There are a million valid reasons to have fewer than four kids — but if you’re considering having a bigger family, I’m talking to you!
More Opportunities to Learn
We have been blessed with four kids. Having more kids is more challenging as I find myself dealing with sibling disagreements A LOT. Every day. But it’s okay with me (although sometimes I do hide in the bathroom) because a huge part of life is learning how to disagree with people in appropriate ways. I’m helping my kids work through how to compromise, how to share, and how to get along with different personalities — instead of them learning these challenging lessons when they are older and likely not with me around to make sure they learn how to handle these things.
My kids usually love to play together, and it’s great for them because they have playmates at home and when we go out, to make memories and explore with. It’s also a great relief for me because that means I’m not responsible for being my kids’ only playmate when friends aren’t around.
It’s really beautiful to see the older siblings start to help out more and more as they get older. If you have a fourth child, odds are pretty good your oldest child is probably at least six and has the potential to step up to the plate and help in many ways. Of course, a lot of kids aren’t naturally helpful, so this takes a lot of training on your part, but the hard work really pays off!
Harder to Spoil
It’s not anyone’s fault, but it’s just a bigger challenge not to spoil your kids when you don’t have many children. When we had one or two kids, it was often easy to buy them a little something they wanted. Yeah, we can buy our daughter one special toy for $30. But when we multiply that by four kids, we often do not feel we can spend $120 for the same toy.
Besides the money aspect, I find having more kids means they have to also be less selfish with my time and assistance. When I had one baby, of course, she got everything she needed immediately. Not because I wanted to spoil her, but because I’m not a jerk and there was no reason for me to make her wait because she was my only priority. But with our fourth baby, he often has to wait for my attention and help because I have to often help his sisters (especially our precious three year old whom we call “the boss” or “sheriff”) first.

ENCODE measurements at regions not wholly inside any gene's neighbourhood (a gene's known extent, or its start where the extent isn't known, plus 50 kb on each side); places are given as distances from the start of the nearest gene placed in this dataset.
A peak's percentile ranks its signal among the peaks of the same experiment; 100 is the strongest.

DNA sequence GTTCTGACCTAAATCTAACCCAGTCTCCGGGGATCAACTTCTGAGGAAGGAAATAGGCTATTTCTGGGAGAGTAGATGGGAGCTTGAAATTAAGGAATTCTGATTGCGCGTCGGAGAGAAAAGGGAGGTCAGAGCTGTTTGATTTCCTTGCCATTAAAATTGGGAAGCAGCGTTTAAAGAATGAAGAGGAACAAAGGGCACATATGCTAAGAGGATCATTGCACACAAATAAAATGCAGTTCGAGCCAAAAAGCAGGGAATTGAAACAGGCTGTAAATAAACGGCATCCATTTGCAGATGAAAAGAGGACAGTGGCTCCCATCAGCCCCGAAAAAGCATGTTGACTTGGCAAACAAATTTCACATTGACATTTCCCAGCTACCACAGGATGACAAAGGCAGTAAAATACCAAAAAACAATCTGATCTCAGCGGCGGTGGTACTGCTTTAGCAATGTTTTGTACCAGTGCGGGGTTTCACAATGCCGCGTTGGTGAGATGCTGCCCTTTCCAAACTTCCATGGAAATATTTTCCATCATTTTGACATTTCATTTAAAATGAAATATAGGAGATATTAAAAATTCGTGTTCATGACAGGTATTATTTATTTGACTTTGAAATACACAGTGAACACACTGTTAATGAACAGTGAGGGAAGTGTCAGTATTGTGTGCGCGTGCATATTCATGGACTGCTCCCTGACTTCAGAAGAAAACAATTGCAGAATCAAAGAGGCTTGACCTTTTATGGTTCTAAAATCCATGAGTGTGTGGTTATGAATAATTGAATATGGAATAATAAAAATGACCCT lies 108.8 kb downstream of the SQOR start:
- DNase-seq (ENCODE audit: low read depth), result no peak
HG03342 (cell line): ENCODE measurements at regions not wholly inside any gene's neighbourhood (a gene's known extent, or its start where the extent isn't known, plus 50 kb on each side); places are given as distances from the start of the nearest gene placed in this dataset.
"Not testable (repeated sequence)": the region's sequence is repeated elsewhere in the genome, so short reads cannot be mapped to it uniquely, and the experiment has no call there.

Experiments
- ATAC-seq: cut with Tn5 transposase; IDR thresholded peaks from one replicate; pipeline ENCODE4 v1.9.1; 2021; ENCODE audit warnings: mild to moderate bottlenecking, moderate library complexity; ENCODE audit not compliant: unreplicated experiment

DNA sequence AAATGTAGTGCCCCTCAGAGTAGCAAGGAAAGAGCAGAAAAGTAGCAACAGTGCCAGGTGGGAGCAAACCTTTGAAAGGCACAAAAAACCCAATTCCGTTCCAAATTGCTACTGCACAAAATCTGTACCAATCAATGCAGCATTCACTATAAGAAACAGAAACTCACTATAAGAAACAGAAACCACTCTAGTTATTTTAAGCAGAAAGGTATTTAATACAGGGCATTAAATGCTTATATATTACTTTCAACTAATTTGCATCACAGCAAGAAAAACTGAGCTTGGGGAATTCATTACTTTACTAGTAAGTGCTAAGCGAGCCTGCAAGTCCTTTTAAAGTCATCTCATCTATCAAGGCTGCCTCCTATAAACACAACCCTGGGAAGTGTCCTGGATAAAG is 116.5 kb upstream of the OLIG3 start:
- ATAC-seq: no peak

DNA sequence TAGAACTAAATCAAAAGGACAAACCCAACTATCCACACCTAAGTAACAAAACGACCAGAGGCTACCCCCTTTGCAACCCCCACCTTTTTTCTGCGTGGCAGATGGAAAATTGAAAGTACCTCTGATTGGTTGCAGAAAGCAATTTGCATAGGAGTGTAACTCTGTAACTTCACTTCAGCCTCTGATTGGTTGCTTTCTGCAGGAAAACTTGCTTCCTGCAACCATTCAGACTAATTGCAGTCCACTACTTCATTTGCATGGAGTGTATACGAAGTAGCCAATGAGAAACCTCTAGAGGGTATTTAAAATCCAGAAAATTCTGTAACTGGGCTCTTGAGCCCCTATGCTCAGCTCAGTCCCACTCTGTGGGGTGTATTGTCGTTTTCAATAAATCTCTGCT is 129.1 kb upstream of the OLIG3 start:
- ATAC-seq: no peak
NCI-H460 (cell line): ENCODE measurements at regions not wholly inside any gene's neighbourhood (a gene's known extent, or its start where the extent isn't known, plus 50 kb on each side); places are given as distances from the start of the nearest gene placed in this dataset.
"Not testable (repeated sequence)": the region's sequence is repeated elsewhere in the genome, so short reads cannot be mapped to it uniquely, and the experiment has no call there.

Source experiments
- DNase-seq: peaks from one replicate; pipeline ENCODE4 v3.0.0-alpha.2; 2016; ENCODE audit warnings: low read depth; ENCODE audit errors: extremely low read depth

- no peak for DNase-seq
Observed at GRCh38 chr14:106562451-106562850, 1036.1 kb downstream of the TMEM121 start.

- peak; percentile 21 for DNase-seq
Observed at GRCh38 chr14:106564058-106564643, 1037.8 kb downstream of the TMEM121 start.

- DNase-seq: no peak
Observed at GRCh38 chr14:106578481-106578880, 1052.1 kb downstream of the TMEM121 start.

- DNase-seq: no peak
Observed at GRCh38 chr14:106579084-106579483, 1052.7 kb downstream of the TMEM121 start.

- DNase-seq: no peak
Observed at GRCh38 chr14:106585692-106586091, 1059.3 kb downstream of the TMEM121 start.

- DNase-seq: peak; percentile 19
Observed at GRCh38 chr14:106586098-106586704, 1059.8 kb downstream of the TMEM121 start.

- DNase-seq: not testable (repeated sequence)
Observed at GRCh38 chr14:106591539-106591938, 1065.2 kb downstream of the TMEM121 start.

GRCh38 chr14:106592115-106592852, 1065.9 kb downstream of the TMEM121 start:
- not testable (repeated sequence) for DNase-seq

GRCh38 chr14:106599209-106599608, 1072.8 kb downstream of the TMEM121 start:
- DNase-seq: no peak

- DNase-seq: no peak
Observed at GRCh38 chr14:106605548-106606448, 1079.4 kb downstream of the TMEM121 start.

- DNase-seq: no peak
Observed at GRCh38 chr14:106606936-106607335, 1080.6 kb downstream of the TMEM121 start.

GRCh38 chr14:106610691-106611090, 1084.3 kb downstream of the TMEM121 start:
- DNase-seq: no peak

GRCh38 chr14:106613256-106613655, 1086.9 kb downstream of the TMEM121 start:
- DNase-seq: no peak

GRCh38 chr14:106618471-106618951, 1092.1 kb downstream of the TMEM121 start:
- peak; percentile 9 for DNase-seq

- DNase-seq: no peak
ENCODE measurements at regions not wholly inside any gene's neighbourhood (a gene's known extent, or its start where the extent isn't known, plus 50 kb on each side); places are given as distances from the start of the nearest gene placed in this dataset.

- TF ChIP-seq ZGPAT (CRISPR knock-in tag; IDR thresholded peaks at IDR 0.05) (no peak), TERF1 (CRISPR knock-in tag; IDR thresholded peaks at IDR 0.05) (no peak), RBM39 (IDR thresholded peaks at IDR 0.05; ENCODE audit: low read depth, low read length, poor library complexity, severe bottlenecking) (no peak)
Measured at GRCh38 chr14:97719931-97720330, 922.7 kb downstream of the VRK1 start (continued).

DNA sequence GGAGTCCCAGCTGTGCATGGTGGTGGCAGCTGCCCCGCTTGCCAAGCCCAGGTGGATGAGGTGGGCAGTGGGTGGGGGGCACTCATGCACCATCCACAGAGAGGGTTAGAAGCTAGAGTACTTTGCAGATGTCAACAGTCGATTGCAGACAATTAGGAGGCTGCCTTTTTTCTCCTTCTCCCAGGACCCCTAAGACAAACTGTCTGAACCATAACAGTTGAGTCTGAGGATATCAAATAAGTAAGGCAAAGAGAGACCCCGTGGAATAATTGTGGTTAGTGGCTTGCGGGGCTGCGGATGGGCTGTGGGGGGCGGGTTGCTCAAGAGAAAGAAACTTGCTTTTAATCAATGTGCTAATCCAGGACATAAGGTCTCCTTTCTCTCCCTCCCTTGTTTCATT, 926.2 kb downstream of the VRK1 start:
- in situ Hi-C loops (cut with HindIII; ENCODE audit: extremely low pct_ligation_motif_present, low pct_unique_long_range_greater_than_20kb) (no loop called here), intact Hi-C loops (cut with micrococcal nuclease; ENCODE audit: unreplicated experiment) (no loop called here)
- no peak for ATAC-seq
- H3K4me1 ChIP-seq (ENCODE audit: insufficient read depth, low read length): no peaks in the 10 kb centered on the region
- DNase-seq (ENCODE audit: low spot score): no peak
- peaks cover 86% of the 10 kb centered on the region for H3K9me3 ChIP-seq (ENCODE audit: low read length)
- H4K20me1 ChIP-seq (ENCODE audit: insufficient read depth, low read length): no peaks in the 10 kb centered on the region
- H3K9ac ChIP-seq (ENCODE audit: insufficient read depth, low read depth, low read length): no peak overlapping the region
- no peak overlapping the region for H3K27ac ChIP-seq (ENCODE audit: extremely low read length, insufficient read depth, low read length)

This may sound terrible, but I think, in the long run, it is probably much better for us not to grow up believing we are the center of the universe and to learn early that our needs aren’t the only ones that matter.
Potential to Make You a Better Person
Having a larger family is sanctifying, as I have to say “no” to my wants even more. However, it’s also helping me to have better priorities. With our first and often our second child, we were strict about things we realize no longer matter. We spent time and energy on things we now know aren’t important enough for us to worry ourselves about.
I also found having more kids has helped me generally be less judgmental and more understanding. First of all, I have less time to think about what other parents are doing. Also, the more kids we have, the more we see how unique each parent/child relationship is. We may raise multiple kids the same way but somehow have completely different results. I am no longer so sure I could do better than anyone else because I understand your kid is totally different than other kids.
Bigger Support System
There’s something really special about growing up with other people who experience the same family as you. Having multiple siblings means multiple people will walk through life with you and understand who you are and what you’ve been through.
I also imagine my kids growing up and having three siblings to support them in the hard times and to celebrate with them in the happy times. They will always have a built-in connection with these people. And later in life when your kids want to remember things from their past, it’s special to have a number of people who were there and who tell you you’re not just imaging things and can remember with you.
More Great Stuff
Yes, having more kids means more work, more stress, more expenses, more sacrifices, and less sleep — but the trade-off is worth it. More kids mean more strengths to go around, more joy, more laughter, and more love.